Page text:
You are absolutely wrong. You ignore the main point, which is that England is a heavily overpopulated country. We have too many too large aggregations of people with too little green space between them.

The most important lesson of history is that no peace lasts for ever; and since successive governments have reduced the Royal Navy to far less than would be needed to protect merchant convoys, with present population levels even without further loss of farmland there will be some very nasty starvation next time this country is involved in a serious war (which typically will come at a time and from a direction that will take both government and people by surprise).

– Peter

To be fair this isn’t a point I had considered. In the event of a giant calamity like a war (or maybe even famine due to climate change), farmland would be at a premium. Score one for the planners.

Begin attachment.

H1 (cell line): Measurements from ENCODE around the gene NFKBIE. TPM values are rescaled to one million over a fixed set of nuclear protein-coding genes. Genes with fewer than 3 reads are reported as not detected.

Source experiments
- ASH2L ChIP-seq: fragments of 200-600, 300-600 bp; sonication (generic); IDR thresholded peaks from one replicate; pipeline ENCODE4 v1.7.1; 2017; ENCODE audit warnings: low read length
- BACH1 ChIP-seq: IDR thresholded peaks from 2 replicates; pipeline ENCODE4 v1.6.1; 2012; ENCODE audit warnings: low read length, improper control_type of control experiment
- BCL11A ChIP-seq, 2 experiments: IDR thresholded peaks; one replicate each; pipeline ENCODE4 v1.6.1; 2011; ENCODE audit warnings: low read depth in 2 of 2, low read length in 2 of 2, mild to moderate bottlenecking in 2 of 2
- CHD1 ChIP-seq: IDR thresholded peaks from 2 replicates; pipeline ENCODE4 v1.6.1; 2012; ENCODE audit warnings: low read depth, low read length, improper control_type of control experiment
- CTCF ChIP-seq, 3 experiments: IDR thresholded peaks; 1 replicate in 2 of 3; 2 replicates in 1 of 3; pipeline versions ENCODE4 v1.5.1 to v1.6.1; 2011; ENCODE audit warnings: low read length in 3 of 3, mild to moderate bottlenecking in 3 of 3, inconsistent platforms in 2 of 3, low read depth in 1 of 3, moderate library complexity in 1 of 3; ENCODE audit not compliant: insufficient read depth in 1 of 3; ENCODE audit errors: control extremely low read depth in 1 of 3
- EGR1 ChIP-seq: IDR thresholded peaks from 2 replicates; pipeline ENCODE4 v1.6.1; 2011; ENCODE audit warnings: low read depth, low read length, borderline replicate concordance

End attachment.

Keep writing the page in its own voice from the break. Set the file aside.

I got a lot of emails like the following. I think they’re a good example of the hidden costs of planning laws. It’s easy to see the benefits of tight planning – quiet, rich towns and bucolic peace – but it’s hard to see the benefits of looser planning. My bet is that millions and millions of people are in a situation a bit like David’s, and John’s:

My wife and I live in Suffolk and would like to build a retirement property in our unused paddock, now merely a lawned area, of about 3/4 acre, in a property of over 2 acres, but planners will not allow it as it is” outside the village line.” This means we will continue living in a large family home, very suited to the needs of a growing family rather than a retired couple. No agricultural land would be taken out of use, no larger property boundary would be established, yet there could easily be one more home.

Common Sense does not exist in planners.

– David